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Get a High Yield on Cannabis Stocks

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Cannabis stocks are not well-known for their stability or their income generation. I guess this makes sense since they do not have any earnings of their own to pay out. But if you are a risk-tolerant investor with a desire to gain some income from your cannabis stocks, this article will give you some ideas to take to the bank.

There are two primary ways to generate income from your cannabis investing. Both make use of options, although the strategies differ in how they operate. The first strategy makes use of put selling, selling another investor the right to sell you their shares at a specified price, or selling calls, which is the right for you to buy their shares at a specified price. In order to take on that risk, options sellers are rewarded with an option premium

Due to the high volatility of cannabis stocks, selling options is an excellent income generation strategy for would-be cannabis investors. The increased volatility of cannabis stocks results in high premiums, and therefore higher income from your holdings. Follow these steps to get a high yield from these risky assets. Sell options at a duration just over a month to take maximum advantage of time decay.

Strategy 1: Sell cash-secured puts on your desired cannabis stocks

I always recommend selling cash-secured puts on stocks like Aphria Inc. (TSX:APH)(NYSE:APH). I highly discourage ever selling naked options, especially when the underlying asset is as volatile as a cannabis stock, since you are obligated to buy the stock should the price fall below your strike price.  If you do not have the cash to cover purchasing the stock, you will be in big trouble. Besides, you want to eventually own this stock if you are to move onto step two, covered calls.

Make sure you choose a strike where you wouldn’t mind owning the stock. Right now, Aurora is at an excellent point to sell an option. The stock just reported disappointing earnings, which has resulted in a sharp drop in the share price. The increased uncertainty and volatility increases the price of the put options sharply, creating the opportunity for higher premiums from put options.

If you are serious about buying the stock as soon as possible, sell a put at a strike price close to the current price to generate maximum income. In this case, the selling of a May 17, 2019 put with a strike of $11 carries a current premium of $0.70 a contract with each contract consisting of 100 shares. That gives the option seller a return of around 6%, minus the cost of commissions.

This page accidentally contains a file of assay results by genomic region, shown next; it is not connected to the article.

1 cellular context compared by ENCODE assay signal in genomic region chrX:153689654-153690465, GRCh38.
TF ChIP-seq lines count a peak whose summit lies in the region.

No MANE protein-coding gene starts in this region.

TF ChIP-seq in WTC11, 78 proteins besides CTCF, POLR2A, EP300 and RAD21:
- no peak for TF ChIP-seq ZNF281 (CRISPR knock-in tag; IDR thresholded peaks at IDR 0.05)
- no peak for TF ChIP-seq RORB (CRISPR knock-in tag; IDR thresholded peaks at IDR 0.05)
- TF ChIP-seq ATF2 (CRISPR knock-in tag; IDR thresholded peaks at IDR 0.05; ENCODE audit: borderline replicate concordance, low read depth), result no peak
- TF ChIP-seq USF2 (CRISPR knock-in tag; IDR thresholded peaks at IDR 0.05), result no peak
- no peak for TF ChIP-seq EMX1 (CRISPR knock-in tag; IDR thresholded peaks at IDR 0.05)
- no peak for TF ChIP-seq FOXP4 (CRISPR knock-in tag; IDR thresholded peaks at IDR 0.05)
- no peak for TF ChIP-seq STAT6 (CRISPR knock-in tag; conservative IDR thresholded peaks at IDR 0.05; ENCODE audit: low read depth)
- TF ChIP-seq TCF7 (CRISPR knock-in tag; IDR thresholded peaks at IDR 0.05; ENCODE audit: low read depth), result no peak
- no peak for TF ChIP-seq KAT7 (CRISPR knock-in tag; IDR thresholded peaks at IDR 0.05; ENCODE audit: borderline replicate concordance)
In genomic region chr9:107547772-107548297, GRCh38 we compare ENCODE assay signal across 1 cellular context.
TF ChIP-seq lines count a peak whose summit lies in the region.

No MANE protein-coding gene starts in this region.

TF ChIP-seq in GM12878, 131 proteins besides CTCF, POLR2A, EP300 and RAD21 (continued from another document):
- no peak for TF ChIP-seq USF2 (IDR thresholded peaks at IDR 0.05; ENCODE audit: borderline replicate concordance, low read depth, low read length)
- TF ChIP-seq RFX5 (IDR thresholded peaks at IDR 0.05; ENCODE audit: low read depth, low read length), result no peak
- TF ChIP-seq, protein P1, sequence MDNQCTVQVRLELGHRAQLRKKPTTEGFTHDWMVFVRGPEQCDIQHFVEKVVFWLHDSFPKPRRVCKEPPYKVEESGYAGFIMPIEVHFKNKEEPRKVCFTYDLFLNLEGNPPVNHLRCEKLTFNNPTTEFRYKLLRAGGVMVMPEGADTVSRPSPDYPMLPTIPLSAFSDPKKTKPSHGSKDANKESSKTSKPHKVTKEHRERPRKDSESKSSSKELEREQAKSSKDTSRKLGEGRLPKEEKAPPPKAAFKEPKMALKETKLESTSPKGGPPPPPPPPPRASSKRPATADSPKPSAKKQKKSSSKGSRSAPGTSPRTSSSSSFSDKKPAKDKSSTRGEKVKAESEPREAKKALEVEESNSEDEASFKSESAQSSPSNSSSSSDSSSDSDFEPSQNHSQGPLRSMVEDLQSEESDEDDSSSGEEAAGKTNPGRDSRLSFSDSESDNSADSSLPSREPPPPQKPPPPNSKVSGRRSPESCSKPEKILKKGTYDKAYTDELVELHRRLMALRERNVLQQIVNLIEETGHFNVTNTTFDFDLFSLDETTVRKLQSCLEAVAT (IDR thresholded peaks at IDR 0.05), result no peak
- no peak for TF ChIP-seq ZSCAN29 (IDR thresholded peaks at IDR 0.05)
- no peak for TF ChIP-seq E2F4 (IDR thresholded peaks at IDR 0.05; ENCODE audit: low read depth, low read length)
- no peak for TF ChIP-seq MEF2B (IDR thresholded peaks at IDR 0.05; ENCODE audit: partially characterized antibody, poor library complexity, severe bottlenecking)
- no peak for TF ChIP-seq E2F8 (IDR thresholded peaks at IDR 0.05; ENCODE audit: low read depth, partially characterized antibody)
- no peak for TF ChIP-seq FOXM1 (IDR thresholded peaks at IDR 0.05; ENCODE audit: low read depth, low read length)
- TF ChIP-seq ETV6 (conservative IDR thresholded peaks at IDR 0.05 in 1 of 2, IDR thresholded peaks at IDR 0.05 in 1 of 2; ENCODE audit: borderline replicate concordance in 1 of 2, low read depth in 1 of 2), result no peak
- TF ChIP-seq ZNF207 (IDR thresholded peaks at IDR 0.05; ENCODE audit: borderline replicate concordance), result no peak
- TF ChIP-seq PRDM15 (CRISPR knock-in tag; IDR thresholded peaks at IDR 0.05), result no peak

$11 times 100 shares = $1100

$0.70 times 100 shares = $70

$70 / $1100 = 6.4%

If the stock drops, you buy the stock. If it stays at the same level, you keep the premium and don’t buy the stock. If the stock goes up, you keep the premium. With luck, you can do this several times before even purchasing the stock.

Strategy 2: Sell covered calls on your purchased stocks

If you happen to pick up the stock at $11, you now have the opportunity to sell covered calls on your positions. Try to sell calls above the purchase price so that you don’t realize a capital loss on your position. If the stock has fallen far below the $11 price, don’t worry. You have already, in effect, collected a dividend on your position for the year, so you can afford to wait.

Once the price sits around $11 once again, sell a call at a strike of $12 on your position at an expiry date just over a month from where you are currently sitting. Today, that would be a May 17, 2019 call with a premium of $0.90 a share, which would give you a yield of 7.5% on your shares. Furthermore, if you were to sell the shares, you would get an additional $1 per share in capital gains.

$12 call times 100 shares= $1200

$0.90 times 100 shares = $90

$90 / $1200 = 7.5%

That’s a yield to take to the bank

This strategy takes some monitoring, so it isn’t a passive income strategy by any means. But if you keep cash on hand to buy stocks with your puts and have the patience to wait for the right times to act, this strategy can be a great way to generate a yield from an otherwise non-dividend paying, volatile stock like Aphria.

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